on Tuesday 14 May, 2024

US Remarks at a UN Security Council Briefing on Yemen

Ambassador Robert Wood
by : usun.usmission.gov

Ambassador Robert Wood
Alternative Representative for Special Political Affairs
New York, New York
May 13, 2024


Thank you, Mr. President. And thank you, Special Envoy Grundberg and Under-Secretary-General Griffiths, for your briefings.

One year ago, the Council hailed a hopeful moment for Yemen marked by an agreement to release almost 900 conflict-related detainees. The durability of a UN-brokered truce and intensive negotiations held some promise for an end to the conflict.

Although the truce continues to hold, the sad reality today is that Houthi attacks against commercial and naval vessels in the Red Sea have made continued progress towards a sustainable peace elusive, and the humanitarian situation has worsened for the Yemeni people.

As a result of the Houthi attacks driving up prices and causing delivery delays, Yemenis struggle to buy goods, food, and essentials in marketplaces.

Residents of Ta’iz remain essentially hostages in their own city, continued victims of Houthi snipers and shelling of the city that have killed and injured women and children.

There are widespread humanitarian needs across Yemen, with 18.2 million people – more than half of the population – requiring humanitarian assistance.

Millions of people are experiencing high levels of acute food insecurity and malnutrition, many remain internally displaced in southern Yemen, and lack access to protection and health services, clean drinking water, and sanitation facilities. As a result, a cholera outbreak is spreading across northern and southern Yemen.

Despite the vast level of need, there are not enough resources to support the humanitarian response. As the world’s leading donor of humanitarian assistance for Yemen, the United States calls upon the international community to provide more financial support to mitigate Yemen’s dire humanitarian crisis.

To provide relief to the Yemeni people and allow desperately needed food and supplies into Yemen, the Houthis must cease their attacks on international shipping, consistent with Resolution 2722.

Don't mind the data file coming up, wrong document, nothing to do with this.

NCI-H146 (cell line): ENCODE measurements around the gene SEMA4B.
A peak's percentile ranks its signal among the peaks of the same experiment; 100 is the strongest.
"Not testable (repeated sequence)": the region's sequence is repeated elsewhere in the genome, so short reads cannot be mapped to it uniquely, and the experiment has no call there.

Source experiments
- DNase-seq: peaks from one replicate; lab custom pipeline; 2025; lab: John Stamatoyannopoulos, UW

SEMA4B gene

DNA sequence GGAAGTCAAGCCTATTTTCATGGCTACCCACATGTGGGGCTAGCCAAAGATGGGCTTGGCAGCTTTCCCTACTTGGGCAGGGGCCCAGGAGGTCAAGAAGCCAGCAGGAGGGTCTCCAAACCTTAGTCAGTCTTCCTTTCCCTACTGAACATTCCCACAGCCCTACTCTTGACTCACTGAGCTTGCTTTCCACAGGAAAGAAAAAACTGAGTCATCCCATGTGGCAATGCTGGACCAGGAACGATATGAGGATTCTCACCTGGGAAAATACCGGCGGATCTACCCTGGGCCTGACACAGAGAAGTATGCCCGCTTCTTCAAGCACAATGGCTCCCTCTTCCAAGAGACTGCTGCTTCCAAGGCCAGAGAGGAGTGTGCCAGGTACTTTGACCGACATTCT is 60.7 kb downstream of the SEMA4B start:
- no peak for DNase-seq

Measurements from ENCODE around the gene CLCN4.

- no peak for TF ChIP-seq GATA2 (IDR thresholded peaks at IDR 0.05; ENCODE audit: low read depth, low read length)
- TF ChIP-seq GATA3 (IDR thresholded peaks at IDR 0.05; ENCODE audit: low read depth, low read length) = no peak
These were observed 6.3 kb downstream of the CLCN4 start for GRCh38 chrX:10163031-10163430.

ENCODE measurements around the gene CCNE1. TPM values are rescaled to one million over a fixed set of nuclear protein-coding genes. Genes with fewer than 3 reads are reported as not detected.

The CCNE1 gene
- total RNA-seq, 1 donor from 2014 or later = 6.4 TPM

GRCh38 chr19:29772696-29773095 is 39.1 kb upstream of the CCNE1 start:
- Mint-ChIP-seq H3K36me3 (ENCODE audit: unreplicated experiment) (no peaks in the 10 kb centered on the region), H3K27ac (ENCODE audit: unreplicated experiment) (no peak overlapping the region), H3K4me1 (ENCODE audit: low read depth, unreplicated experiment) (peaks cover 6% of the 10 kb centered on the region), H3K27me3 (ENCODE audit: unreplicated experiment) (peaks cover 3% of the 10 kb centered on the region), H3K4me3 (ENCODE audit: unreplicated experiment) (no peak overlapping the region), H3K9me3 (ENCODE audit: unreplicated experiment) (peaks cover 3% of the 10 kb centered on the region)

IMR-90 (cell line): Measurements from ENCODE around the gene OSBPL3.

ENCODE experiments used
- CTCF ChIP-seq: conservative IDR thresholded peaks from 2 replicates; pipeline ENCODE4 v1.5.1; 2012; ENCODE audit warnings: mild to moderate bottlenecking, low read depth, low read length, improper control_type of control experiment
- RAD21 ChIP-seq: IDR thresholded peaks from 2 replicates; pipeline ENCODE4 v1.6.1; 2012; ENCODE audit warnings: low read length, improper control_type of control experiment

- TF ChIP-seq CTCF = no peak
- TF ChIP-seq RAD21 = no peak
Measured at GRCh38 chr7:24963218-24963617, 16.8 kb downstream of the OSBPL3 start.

We have repeatedly asked that the Secretary-General’s monthly report submitted to the Council in accordance with Resolution 2722 include information regarding the types of weapons used in each incident and, where appropriate, the likely origin of these weapons.

We have already pointed to the extensive evidence of Iran’s provision of advanced weapons, including ballistic and cruise missiles, to the Houthis, in violation of UN sanctions, which further promote regional instability.

If the Council wants a return to a more hopeful outlook for Yemen, we must take collective action – plain and simple.

We must collectively call Iran out for its destabilizing role and insist that it cannot hide behind the Houthis. We reiterate our call for Iran to cease its unlawful weapons transfers and enablement of the Houthis’ illegal and reckless attacks.

To underscore the Council’s concern regarding the ongoing violations of the arms embargo, we must do more to strengthen enforcement and deter sanctions violators.

The scale and diversity of materiel currently being transferred to the Houthis in violation of UNSCRs is unprecedented.

To that, we look forward to continued discussions about ways to strengthen UNVIM’s capacity to inspect vessels bound for Houthi-controlled ports to ensure compliance with the arms embargo and prevent the import of weapons.

Colleagues, we must redouble our collective efforts to put Yemen on a more positive trajectory. We continue to believe that the best path to stability is negotiating an inclusive Yemeni-Yemeni peace process, under UN auspices.

It is abundantly clear that the Houthis and their attacks in the Red Sea, and increasingly now in the Indian Ocean, are jeopardizing the potential benefits of a political resolution between the Yemeni parties.

In closing, Mr. President, I again call on the Houthis to release U.S. Embassy Locally Employed Staff they are holding. Thank you, Mr. President.